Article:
The Constitution is not a Happy Meal menu.

      Reply
    2. Yves Smith Post author

      I suggest you look at germane statistics. The most credible theory re the decline in violent crimes is that it is the result of getting lead out of gas.

      A study from October 2013 analyzed data from 27 developed nations to examine the impact of firearm prevalence on the mortality rate. It found an extremely strong direct relationship between the number of firearms and firearm deaths. The paper concludes: “The current study debunks the widely quoted hypothesis that guns make a nation safer.” This finding is bolstered by several previous studies that have revealed a significant link between gun ownership and firearm-related deaths. This international comparison is especially harrowing for women and children, who die from gun violence in America at far higher rates than in other countries.

      Behind such horrifying statistics are numerous heartbreaking tragedies, such as Zina Daniel, a woman from Illinois who was killed by her abusive ex-husband, or Caroline Sparks, who was only 2 when her 5-year-old brother accidentally killed her with his Crickett rifle.

      If we examine data from within the United States, the odds aren’t any better for gun owners. The most recent study examining the relationship between firearms and homicide rates on a state level, published last April, found a significant positive relationship between gun ownership and overall homicide levels. Using data from 1981–2010 and the best firearm ownership proxy to date, the study found that for every 1 percent increase in gun ownership, there was a 1.1 percent increase in the firearm homicide rate and a 0.7 percent increase in the total homicide rate. This was after controlling for factors such as poverty, unemployment, income inequality, alcohol consumption, and nonhomicide violent crime. Further, the firearm ownership rate had no statistically significant impact on nonfirearm homicides, meaning there was no detectable substitution effect. That is, in the absence of guns, would-be criminals are not switching to knives or some other weapons to carry out homicide. These results are supported by a host of previous studies that illustrate that guns increase the rate of homicides.

      http://www.slate.com/articles/health_and_science/medical_examiner/2015/01/good_guy_with_a_gun_myth_guns_increase_the_risk_of_homicide_accidents_suicide.html

      The US was projected in 2016 to have more deaths by gun than deaths by car. And don’t try to tell me the proliferation of guns had nothing to do with that. Guns are a danger to their owners. Relatively few owners practice adequate safety. I’ve seen this first hand too often.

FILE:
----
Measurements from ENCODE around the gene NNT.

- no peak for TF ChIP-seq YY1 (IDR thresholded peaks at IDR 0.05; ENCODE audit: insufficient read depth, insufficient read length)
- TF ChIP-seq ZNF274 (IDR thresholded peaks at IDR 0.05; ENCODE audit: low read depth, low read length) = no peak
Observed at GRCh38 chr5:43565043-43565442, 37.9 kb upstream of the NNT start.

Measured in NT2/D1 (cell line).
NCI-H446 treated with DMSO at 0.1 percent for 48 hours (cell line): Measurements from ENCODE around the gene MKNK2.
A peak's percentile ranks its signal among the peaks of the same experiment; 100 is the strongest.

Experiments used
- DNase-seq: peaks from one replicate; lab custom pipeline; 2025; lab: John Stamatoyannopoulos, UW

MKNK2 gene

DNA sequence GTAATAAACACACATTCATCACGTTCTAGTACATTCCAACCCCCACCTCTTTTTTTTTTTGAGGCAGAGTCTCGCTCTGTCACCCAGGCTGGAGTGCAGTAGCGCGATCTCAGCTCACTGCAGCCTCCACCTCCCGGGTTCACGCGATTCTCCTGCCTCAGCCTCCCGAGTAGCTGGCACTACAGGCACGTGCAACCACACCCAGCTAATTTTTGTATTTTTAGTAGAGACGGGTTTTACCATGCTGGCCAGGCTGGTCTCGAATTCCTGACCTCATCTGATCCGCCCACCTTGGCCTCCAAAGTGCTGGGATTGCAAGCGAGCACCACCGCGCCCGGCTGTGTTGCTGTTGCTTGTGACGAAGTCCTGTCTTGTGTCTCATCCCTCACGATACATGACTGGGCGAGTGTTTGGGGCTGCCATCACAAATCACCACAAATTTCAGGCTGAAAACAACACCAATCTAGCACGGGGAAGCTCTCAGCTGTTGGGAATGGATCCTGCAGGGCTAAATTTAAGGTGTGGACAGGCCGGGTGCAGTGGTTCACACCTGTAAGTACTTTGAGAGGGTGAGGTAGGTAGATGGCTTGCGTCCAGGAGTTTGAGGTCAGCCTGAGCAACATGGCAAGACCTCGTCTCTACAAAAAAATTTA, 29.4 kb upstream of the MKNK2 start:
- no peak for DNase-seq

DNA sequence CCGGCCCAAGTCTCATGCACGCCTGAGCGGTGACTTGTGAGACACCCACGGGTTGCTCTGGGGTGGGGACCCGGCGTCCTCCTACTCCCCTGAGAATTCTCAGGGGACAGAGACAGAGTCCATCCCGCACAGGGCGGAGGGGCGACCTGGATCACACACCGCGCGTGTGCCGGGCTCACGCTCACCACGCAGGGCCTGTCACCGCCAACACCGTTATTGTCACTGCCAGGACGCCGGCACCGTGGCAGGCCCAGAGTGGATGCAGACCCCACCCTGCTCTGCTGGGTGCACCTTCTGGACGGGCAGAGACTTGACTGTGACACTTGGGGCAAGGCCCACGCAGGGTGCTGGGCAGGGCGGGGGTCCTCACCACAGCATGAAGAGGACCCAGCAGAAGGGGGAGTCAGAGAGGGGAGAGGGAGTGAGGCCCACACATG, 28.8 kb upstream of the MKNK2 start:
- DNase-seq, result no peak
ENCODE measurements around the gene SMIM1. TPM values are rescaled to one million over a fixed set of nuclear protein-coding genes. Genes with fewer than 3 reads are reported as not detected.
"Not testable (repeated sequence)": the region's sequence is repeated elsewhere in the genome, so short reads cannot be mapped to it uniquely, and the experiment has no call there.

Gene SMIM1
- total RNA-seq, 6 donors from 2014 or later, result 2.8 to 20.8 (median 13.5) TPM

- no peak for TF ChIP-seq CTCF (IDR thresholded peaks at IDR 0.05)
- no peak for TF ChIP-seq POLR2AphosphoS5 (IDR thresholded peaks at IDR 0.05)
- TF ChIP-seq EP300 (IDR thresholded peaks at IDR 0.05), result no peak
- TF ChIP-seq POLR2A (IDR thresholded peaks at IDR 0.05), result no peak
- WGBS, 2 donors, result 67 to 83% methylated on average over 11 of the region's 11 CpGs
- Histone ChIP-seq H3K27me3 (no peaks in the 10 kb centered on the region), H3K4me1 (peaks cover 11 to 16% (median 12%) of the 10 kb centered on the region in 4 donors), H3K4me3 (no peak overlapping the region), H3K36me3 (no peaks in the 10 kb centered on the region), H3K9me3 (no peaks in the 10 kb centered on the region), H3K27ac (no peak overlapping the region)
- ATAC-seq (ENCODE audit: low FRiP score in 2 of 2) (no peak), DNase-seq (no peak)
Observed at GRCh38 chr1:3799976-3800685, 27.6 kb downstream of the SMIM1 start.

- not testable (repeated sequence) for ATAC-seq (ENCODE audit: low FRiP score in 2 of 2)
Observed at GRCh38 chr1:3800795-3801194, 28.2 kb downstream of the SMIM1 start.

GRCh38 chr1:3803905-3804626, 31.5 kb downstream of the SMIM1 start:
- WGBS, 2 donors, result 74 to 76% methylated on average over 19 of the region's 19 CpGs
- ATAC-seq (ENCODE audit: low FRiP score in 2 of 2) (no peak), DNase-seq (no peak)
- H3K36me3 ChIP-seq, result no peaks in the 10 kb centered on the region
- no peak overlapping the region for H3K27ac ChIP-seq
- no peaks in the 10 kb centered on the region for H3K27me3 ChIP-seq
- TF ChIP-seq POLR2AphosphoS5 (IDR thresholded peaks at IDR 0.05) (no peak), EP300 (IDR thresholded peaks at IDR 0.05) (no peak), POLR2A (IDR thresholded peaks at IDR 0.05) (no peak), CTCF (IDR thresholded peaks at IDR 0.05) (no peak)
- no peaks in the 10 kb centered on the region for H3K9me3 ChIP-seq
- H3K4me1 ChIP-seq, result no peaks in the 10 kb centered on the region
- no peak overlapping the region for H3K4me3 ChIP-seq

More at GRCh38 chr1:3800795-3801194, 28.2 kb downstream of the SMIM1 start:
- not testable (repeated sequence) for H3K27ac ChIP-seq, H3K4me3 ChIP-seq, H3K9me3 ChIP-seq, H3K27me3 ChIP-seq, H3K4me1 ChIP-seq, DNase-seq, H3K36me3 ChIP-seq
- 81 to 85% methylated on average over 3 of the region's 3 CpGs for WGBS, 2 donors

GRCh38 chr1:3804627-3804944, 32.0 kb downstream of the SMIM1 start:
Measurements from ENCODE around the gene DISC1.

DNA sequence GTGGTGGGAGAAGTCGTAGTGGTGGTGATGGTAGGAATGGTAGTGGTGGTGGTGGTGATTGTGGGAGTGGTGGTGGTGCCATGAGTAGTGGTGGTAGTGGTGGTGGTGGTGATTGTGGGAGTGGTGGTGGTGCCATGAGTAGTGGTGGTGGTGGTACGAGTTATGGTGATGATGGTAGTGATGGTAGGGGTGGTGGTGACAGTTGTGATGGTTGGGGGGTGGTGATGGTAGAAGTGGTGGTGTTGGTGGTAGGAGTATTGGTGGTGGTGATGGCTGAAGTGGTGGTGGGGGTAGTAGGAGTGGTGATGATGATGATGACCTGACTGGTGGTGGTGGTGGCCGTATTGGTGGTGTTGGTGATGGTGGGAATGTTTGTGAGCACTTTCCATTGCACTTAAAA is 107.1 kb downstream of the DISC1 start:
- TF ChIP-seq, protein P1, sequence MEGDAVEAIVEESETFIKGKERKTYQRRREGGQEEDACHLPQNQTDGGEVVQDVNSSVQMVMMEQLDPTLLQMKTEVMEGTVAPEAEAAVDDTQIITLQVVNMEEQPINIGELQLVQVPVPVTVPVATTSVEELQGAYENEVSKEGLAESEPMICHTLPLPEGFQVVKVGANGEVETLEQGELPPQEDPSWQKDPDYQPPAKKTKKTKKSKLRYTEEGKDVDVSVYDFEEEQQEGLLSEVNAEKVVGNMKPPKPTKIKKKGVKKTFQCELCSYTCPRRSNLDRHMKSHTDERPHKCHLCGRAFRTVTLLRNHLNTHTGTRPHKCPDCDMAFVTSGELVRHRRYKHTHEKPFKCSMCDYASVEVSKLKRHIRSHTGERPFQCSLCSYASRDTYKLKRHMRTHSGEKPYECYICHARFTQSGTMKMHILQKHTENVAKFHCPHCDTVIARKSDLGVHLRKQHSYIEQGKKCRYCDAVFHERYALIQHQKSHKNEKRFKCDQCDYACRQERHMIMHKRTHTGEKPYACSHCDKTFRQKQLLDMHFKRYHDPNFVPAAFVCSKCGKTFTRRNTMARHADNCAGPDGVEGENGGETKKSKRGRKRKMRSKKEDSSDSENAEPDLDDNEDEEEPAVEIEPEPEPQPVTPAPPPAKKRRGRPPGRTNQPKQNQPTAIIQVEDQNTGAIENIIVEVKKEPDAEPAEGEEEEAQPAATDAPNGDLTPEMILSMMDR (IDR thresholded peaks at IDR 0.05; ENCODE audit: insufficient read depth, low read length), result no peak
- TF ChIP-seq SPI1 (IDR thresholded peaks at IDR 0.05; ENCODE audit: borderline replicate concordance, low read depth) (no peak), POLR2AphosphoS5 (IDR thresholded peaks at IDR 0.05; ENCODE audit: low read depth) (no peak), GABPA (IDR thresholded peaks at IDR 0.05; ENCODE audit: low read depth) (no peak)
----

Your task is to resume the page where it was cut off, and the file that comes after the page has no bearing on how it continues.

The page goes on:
Reply
      1. flora

        an aside:
        . The most credible theory re the decline in violent crimes is that it is the result of getting lead out of gas.

        Yes. Interesting to contemplate that not all children affected by lead poisoning from gasoline fumes grew up to be street criminals. Some of them probably grew up and became politicians. Not a snark, sadly.

        Reply
      2. JBird

        Guns are a danger to their owners. Relatively few owners practice adequate safety. I’ve seen this first hand too often.

        I know we disagree on the gun issue, but I have to agree on practicing safety. When people first learn to drive they are conscientious about. A real safe driver. A few years later they are doing their tie, or makeup, or texting while on the freeway. It’s the same with guns.

        Reply
      3. JBird

        This is just a riff as I going off memory and I am using my phone.

        Thinking this over and do not fully understand the anger about deaths caused by guns. Everything has risk. Being alive has risk. The rate of gun deaths has gone down for a while but the conflict is increasing. What is increasing is mass shootings and that started about the time all the economic and social stats starting seriously bad. Factories closing, jobs shipped overseas, union busting with all attended ills. The mid 80s. It’s rather like the crack epidemic or meth, or the opioid mess. Yes one can rail on the evil of or the responsibilities for. You can say the same on alcohol.

        The thing is that guns have permeated this nation for centuries, and semi automatic and/or rapidly reloading guns have been around since the 19th century. But like drugs are abused. ⅔ of gun deaths are suicides even though deaths by cars is roughly equal to guns.